Superfood is a total buzz word, matcha powder, medicinal mushrooms, acai berries and chia seeds are all that, but let’s not forget the nutritional prowess and vibrant hues of things like broccoli, tomatoes and pumpkin! Good health really can be as simple as it is to get caught up in the clever marketing of new health foods.
Who would have thought that the humble broccoli, known for its presence on the plate as the token green veg, and often served with potatoes, could be traced back 8000 years! Native to Europe, its Latin-derived name means ‘bucktooth’ and colloquially explains the way broccoli shoots up from its stem to form the tree-like florets we all know and love.
Fun Ways to Enjoy
Forget steaming or broccoli soup, it’s the twenty-first century and the time for vegetable creativity is now! Although simple (recall that simple is good!), you must try roasted broccoli florets with ground cumin, chill flakes and sea salt– a squeeze of lemon after roasting is delicious also. The large surface area of the broccoli head make it the perfect sponge for any spices or seasonings you please.
Trick kids and picky-eaters alike into broccoli-centric dishes by blitzing the florets up in a food processor or blender. Enjoy your blitzed broccoli as ‘rice’ or fold into baking breads, muffins and frittatas, or use to thicken sauces like bolognese and pesto.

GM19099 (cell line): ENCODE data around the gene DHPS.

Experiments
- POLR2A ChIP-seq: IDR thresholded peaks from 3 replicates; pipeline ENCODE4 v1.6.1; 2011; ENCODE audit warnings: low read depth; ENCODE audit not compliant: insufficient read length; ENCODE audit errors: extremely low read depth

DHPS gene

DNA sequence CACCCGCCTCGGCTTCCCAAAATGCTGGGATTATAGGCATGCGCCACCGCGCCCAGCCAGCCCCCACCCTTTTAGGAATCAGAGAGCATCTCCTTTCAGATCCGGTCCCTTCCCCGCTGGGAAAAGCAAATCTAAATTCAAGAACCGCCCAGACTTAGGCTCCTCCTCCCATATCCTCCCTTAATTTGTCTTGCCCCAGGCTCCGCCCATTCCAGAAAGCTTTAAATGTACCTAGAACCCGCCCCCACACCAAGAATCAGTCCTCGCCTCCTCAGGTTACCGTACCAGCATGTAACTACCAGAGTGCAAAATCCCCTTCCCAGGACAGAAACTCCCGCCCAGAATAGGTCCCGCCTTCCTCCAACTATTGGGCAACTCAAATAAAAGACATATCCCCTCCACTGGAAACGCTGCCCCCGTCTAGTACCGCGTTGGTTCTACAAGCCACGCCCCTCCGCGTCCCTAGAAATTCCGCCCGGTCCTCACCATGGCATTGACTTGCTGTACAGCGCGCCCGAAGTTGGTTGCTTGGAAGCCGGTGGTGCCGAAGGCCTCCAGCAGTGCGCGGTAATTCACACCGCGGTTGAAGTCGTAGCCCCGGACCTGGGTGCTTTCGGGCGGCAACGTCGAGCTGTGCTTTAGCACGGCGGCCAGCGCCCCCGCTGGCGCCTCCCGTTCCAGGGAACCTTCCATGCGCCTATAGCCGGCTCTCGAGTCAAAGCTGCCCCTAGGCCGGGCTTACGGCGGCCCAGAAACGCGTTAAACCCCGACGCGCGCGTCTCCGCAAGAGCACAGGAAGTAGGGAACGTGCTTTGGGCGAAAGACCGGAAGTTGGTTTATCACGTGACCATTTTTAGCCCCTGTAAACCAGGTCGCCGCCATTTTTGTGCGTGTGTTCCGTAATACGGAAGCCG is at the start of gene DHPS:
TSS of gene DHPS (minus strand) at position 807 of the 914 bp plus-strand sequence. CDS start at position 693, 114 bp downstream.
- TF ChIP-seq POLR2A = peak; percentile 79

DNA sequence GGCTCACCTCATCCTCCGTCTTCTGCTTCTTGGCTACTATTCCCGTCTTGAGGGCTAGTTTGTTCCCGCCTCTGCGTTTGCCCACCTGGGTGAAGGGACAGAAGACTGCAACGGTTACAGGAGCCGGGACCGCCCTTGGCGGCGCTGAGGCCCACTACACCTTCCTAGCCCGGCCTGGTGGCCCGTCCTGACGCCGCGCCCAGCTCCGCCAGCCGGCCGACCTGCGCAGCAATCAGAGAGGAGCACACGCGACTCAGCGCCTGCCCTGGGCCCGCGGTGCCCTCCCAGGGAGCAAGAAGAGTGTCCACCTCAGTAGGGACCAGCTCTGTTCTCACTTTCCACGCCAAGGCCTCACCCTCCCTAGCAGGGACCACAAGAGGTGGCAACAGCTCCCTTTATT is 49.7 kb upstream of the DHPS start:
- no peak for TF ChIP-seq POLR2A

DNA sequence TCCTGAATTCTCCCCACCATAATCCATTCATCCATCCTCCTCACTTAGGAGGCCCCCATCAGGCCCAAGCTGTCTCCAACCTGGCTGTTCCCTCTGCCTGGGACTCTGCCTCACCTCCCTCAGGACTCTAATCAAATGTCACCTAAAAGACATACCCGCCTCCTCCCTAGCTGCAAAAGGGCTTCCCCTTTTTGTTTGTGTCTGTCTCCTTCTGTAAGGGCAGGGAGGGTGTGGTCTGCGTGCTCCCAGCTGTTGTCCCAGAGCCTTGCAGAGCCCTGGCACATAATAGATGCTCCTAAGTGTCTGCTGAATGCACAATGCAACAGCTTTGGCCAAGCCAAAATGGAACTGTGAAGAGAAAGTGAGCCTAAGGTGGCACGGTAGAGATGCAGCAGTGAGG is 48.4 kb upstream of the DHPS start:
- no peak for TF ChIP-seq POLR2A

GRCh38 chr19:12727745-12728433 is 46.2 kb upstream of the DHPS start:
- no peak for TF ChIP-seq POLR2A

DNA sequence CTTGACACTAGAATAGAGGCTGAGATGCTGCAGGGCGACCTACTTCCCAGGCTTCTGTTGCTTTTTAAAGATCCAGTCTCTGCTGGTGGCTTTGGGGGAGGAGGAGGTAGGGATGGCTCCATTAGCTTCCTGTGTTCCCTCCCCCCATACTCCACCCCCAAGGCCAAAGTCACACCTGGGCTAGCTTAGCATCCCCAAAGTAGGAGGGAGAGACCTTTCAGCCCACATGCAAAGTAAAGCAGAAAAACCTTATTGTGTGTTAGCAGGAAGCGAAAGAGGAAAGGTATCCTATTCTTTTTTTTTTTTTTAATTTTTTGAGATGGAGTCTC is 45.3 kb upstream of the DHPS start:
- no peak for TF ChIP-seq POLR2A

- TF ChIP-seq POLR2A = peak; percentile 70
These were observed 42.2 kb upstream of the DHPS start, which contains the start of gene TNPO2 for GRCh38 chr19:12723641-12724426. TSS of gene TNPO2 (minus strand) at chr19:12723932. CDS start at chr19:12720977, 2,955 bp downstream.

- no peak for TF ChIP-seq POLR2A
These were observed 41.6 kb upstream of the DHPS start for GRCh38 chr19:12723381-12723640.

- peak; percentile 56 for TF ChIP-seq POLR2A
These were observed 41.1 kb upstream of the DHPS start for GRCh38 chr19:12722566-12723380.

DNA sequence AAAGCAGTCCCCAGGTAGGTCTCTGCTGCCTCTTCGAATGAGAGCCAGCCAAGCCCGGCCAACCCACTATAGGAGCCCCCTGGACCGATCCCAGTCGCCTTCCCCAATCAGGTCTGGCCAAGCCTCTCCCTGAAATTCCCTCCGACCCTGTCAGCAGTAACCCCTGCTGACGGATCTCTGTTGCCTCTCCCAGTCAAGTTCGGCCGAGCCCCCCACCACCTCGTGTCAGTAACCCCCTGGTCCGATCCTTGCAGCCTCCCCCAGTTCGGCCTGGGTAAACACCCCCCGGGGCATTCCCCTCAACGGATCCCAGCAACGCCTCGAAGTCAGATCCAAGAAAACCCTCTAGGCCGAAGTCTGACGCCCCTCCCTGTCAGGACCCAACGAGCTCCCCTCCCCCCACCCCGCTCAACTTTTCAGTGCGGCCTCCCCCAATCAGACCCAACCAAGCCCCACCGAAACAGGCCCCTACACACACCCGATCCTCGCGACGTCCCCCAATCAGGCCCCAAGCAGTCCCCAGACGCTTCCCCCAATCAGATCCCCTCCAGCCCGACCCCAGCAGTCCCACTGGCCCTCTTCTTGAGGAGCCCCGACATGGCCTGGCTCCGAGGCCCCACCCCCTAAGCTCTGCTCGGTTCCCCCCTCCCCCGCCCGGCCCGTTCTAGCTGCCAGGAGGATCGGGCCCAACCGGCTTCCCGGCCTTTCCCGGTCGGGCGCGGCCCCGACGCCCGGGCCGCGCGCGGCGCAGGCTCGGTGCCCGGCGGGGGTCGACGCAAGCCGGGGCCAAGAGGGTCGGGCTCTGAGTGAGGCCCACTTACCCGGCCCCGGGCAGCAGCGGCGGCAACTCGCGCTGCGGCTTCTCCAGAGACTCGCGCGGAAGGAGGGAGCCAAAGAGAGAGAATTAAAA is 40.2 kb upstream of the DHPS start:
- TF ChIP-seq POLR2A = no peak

If steaming is your thing, try steaming and then freezing broccoli for use in smoothies! This may sound crazy, but it adds a lovely thick and creamy texture and is a great way to reduce the amount of frozen fruit used, all while reaping the benefits of broccoli as an addition!
Nutritionally speaking, broccoli is an incredible source of vitamins A, C and K . These vitamins are fat-soluble, meaning fat is required in order to fully access and digest the vitamins broccoli possesses. Looking for an excuse to eat more avocado, olive or coconut oil? Fat soluble vitamins are your ticket to healthy fat heaven.
“Forget steaming or broccoli soup, it’s the twenty-first century and the time for vegetable creativity is now!”
Broccoli is also rich in folate, which is essential B-vitamin required by all living cells and is fundamental for DNA synthesis . For this reason, folate is especially important in pregnancy, as cells are rapidly growing, dividing and replicating in order to create new DNA for a new person!
Broccoli boasts a high manganese content too. Its role in the body is as a constituent and activator of many enzymes that help to boost antioxidant potential, support the growth of bones and facilitate the break down of amino acids.
Broccoli is a low-calorie, low-fat and low-carbohydrate vegetable; its nutrient make-up far outshines its effect on physique, making it a fantastic vegetable choice for breakfast, lunch, or dinner, or all three!
If broccoli had a last name, it would be cruciferous. This name describes the family of vegetables to which broccoli belongs. While some families are known for talents in singing or cooking, the cruciferous family of vegetables are memorable for their ability to produce glucosinolates; the sulfur-containing compound that lends broccoli its unique pungent smell.
Glucosinolates are particularly noteworthy for the role they play in disease prevention and fighting conditions like cancer, cardiovascular disease and inflammation. This is largely due to their high antioxidant content and ability to scavenge free radicals.